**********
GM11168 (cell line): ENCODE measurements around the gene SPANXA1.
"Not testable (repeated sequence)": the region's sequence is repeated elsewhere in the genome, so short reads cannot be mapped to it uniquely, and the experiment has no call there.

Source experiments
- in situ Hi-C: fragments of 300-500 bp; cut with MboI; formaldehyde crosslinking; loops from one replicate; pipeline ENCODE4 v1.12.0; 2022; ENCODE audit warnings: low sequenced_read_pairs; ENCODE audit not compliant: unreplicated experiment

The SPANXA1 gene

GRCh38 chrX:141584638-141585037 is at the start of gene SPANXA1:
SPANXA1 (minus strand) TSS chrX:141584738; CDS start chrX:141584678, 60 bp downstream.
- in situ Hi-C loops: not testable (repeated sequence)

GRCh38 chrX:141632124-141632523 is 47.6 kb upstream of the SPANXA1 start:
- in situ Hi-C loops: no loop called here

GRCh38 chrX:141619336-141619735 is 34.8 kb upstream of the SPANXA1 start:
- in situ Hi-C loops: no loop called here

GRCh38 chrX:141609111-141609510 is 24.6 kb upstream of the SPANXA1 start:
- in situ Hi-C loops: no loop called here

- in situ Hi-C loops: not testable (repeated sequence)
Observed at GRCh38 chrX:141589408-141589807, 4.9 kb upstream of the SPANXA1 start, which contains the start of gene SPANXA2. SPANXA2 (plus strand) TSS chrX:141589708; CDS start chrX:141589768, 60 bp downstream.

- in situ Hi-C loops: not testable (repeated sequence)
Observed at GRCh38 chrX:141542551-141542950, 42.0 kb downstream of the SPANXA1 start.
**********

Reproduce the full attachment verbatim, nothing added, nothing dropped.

GM11168 (cell line): ENCODE measurements around the gene SPANXA1.
"Not testable (repeated sequence)": the region's sequence is repeated elsewhere in the genome, so short reads cannot be mapped to it uniquely, and the experiment has no call there.

Source experiments
- in situ Hi-C: fragments of 300-500 bp; cut with MboI; formaldehyde crosslinking; loops from one replicate; pipeline ENCODE4 v1.12.0; 2022; ENCODE audit warnings: low sequenced_read_pairs; ENCODE audit not compliant: unreplicated experiment

The SPANXA1 gene

GRCh38 chrX:141584638-141585037 is at the start of gene SPANXA1:
SPANXA1 (minus strand) TSS chrX:141584738; CDS start chrX:141584678, 60 bp downstream.
- in situ Hi-C loops: not testable (repeated sequence)

GRCh38 chrX:141632124-141632523 is 47.6 kb upstream of the SPANXA1 start:
- in situ Hi-C loops: no loop called here

GRCh38 chrX:141619336-141619735 is 34.8 kb upstream of the SPANXA1 start:
- in situ Hi-C loops: no loop called here

GRCh38 chrX:141609111-141609510 is 24.6 kb upstream of the SPANXA1 start:
- in situ Hi-C loops: no loop called here

- in situ Hi-C loops: not testable (repeated sequence)
Observed at GRCh38 chrX:141589408-141589807, 4.9 kb upstream of the SPANXA1 start, which contains the start of gene SPANXA2. SPANXA2 (plus strand) TSS chrX:141589708; CDS start chrX:141589768, 60 bp downstream.

- in situ Hi-C loops: not testable (repeated sequence)
Observed at GRCh38 chrX:141542551-141542950, 42.0 kb downstream of the SPANXA1 start.